Tomorrow's Engineers Week aims to inspire the next generation
Companies throughout the plastics industry are being encouraged to highlight the benefits of a career within the sector this week as part of a nationwide initiative to attract future recruits.
Starting today (Monday 2nd November), Tomorrow’s Engineers Week, which was launched by the Department for Business, Innovation and Skills (BIS) in 2013, aims to change perceptions of engineering among young people (focusing on 11-14s), their parents and teachers.
“This week is about sending up a flare to alert young people, parents and teachers to the wealth of opportunity in engineering. A career in our sector ticks all the boxes, offering jobs, good pay and the chance of an interesting and dynamic long-term career,” commented Verity O’Keefe, Employment and Skills Policy Adviser at EEF, the manufacturers’ association.
The plastics industry is all too aware of the urgent need to attract and retain skilled workers. Earlier this year, the British Plastics Federation, in conjunction with Cogent, the sector skills council, launched an education and skills committee.
Philip Law, BPF’s Director General, said: “Skills are now at the top of the industry’s agenda and future growth depends on filling the gaps.”
British Plastics and Rubber spoke to Ellis Wicks, an undergraduate student working part-time for injection moulders Forteq UK, in Huddersfield, as he completes his final year of a degree in engineering.
“It is a very demanding and fast-paced industry, with customers that, in my experience, expect the introduction of many new technologies that push our understanding of injection moulding, assembly and plastic joining processes,” explained Wicks.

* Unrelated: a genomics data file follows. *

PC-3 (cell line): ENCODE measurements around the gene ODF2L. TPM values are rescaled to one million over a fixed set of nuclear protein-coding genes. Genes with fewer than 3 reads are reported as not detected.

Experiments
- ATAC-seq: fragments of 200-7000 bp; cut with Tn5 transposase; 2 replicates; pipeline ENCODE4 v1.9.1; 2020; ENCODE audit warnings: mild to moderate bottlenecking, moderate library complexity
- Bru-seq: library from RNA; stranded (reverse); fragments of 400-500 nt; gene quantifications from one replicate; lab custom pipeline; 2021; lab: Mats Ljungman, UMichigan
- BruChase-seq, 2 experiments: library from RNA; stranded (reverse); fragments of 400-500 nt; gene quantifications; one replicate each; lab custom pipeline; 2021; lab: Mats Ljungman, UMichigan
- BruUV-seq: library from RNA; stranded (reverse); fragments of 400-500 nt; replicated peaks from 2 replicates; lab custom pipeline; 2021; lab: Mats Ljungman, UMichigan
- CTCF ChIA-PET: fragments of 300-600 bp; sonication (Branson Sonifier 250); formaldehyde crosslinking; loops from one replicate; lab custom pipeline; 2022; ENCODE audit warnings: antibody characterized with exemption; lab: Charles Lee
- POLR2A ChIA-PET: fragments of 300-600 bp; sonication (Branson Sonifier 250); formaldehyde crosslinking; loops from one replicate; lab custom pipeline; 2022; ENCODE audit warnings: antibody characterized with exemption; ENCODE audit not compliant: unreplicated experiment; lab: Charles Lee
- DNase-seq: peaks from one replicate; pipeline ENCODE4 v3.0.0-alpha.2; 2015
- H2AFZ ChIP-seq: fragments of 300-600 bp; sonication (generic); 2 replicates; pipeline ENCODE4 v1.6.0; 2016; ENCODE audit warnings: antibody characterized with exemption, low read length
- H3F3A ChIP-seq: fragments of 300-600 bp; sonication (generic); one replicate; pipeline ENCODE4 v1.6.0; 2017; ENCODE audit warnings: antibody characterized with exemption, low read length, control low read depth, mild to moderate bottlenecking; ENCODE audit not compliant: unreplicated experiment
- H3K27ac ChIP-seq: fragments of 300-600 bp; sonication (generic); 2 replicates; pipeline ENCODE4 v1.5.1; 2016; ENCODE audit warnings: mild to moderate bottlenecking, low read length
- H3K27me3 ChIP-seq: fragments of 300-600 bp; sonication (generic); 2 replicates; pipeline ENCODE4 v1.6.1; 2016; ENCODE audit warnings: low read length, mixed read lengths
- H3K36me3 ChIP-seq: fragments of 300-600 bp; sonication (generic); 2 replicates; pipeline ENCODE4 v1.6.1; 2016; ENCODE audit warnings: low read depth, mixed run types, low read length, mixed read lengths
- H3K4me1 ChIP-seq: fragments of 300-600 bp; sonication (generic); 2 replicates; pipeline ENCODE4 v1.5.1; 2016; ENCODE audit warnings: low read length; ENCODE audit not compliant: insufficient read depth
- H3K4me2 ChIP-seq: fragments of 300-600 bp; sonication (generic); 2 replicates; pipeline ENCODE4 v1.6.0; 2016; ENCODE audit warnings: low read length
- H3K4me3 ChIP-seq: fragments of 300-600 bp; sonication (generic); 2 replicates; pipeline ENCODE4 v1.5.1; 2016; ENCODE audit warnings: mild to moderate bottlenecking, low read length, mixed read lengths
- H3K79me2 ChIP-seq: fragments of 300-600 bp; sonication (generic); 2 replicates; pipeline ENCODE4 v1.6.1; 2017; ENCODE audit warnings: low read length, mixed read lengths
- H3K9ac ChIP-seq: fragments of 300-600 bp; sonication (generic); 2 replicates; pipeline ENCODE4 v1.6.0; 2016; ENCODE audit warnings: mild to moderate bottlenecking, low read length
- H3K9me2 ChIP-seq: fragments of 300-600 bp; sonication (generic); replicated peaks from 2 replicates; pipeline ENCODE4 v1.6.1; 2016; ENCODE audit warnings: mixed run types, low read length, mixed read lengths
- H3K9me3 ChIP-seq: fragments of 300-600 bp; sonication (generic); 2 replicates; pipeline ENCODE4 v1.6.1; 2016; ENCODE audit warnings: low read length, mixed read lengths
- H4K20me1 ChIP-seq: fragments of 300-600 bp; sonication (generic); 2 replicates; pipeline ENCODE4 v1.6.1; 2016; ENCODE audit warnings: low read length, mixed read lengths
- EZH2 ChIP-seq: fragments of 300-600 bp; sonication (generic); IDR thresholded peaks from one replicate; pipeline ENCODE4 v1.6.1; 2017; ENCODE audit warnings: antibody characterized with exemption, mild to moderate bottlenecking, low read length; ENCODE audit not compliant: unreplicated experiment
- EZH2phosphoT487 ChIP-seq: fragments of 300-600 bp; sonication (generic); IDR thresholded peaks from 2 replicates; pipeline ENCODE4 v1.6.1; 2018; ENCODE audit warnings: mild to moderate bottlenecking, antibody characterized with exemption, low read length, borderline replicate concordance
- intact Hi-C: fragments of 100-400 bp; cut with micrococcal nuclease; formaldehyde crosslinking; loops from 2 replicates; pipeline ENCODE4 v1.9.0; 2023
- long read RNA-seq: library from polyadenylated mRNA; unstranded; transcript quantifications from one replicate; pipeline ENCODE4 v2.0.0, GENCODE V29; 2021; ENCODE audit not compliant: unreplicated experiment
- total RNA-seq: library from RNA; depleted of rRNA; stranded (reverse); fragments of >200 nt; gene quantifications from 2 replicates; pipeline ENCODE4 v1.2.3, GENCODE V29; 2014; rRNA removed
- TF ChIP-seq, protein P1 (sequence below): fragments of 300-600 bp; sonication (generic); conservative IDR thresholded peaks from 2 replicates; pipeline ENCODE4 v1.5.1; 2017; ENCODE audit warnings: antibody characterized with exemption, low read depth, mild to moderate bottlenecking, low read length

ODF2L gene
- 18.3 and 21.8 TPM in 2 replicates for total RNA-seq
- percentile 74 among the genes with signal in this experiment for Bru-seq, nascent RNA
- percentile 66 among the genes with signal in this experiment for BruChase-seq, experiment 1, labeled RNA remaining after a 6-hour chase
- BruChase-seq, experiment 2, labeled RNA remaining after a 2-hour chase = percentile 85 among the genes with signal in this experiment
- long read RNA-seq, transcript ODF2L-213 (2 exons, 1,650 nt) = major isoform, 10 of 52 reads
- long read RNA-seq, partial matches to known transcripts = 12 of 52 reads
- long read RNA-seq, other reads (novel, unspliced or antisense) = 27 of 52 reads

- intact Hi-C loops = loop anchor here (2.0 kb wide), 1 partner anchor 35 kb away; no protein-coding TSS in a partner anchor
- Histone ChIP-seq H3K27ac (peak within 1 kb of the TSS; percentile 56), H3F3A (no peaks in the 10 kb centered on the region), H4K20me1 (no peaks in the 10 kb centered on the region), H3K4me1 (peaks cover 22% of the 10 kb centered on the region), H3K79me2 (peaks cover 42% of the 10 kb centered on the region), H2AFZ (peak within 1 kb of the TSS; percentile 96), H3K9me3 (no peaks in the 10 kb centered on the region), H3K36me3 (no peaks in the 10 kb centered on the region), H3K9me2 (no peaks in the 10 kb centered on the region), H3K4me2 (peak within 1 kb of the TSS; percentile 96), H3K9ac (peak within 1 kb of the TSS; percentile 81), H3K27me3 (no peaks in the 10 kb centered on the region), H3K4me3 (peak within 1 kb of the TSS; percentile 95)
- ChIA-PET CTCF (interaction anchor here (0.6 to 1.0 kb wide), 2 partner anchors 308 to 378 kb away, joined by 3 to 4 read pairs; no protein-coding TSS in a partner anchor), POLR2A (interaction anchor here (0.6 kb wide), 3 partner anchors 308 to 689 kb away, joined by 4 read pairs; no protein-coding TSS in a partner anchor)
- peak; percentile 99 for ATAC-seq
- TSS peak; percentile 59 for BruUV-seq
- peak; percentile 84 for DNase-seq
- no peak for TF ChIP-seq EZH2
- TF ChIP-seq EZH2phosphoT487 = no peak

“I have worked for Forteq for two years this month and I have been involved in many projects already, some straight-forward and some very challenging. Based on my experience, I will be looking for a career in plastics,”
‘Tomorrow’s Engineers Week is asking companies to support the campaign on social media and by highlighting the benefits of engineering careers to young people wherever possible. For more information, contact: www.tomorrowsengineers.org.uk
Some key facts from EEF, to explain why it is so vital to encourage more young people into a career in engineering today are highlighted below:
Job opportunities: there will be over 2.5 million job openings in engineering companies up to 2022 - manufacturers need to find almost one million workers by 2020 simply to replace those retiring or leaving industry
Recruitment plans: 66% of manufacturers plan to recruit an engineering graduate in the next three years and 66% plan to recruit an engineering apprentice in the next 12 months
Employability: according to Engineering UK, 66% of engineering and technology graduates were in full-time employment within 6 months of graduating, compared with 58% of all graduates
Rules of attraction: 72% of manufacturers say raising awareness of apprenticeships will encourage more young people into manufacturing - 63% say the same of STEM-promoting initiatives between schools and business
Careers advice: six in ten firms (60%) say better-informed careers advice at school will encourage more young people into engineering.